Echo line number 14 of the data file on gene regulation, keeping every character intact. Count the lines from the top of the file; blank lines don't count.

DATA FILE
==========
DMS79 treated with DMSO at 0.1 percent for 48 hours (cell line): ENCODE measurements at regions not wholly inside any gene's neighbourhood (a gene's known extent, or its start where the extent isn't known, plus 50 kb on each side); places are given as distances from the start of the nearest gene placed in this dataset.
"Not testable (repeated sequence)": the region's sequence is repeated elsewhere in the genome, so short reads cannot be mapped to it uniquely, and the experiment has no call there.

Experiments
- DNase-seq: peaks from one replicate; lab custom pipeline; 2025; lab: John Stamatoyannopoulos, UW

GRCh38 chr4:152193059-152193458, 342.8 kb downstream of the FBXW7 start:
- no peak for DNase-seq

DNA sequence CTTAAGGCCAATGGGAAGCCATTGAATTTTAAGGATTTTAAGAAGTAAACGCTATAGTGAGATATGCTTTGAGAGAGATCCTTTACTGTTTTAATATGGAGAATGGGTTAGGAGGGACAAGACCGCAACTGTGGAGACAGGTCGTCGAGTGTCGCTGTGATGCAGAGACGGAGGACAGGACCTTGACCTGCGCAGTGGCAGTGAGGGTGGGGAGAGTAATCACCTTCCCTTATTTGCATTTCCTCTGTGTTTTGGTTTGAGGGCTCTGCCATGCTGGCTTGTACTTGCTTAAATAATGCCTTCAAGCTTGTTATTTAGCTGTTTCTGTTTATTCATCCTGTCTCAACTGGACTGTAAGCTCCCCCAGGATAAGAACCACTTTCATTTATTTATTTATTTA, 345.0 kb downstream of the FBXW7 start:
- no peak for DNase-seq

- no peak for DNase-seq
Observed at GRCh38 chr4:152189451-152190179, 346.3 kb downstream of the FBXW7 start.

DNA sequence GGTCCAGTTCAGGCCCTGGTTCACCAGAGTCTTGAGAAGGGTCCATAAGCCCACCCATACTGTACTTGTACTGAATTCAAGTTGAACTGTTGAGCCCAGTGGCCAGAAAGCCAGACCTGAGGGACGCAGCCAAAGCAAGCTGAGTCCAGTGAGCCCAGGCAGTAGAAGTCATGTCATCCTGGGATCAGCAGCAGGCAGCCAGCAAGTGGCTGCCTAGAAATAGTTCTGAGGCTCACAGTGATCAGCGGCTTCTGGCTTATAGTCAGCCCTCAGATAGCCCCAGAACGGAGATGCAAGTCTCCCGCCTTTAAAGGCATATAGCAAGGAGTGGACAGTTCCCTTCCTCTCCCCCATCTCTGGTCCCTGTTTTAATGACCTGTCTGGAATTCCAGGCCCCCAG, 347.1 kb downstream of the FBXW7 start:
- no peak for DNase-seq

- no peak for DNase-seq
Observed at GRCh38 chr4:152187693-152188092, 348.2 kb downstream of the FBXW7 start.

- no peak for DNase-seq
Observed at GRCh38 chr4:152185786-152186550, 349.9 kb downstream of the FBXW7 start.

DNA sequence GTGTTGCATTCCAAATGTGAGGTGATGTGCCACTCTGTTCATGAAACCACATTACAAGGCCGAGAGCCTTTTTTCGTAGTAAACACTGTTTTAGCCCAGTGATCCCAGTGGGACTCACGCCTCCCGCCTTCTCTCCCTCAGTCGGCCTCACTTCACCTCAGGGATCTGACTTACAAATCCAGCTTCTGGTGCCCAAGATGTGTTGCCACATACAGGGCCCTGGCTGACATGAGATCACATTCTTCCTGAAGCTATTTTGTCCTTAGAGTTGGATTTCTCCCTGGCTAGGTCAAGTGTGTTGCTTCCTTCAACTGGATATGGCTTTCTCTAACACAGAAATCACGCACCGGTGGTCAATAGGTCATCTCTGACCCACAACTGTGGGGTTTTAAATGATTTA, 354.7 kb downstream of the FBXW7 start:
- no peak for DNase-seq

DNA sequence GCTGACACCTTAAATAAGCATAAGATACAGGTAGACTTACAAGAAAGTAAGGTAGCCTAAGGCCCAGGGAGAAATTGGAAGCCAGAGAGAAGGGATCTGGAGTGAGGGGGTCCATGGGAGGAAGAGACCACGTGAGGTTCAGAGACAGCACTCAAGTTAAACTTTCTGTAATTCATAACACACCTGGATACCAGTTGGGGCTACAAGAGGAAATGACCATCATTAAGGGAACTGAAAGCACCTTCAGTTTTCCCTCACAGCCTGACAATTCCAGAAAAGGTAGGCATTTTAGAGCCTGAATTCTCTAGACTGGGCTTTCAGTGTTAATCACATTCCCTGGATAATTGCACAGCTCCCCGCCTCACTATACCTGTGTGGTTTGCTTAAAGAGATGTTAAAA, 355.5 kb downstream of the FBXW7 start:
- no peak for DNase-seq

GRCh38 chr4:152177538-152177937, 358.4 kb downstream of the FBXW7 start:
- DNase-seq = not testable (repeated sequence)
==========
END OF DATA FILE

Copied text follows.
Observed at GRCh38 chr4:152187693-152188092, 348.2 kb downstream of the FBXW7 start.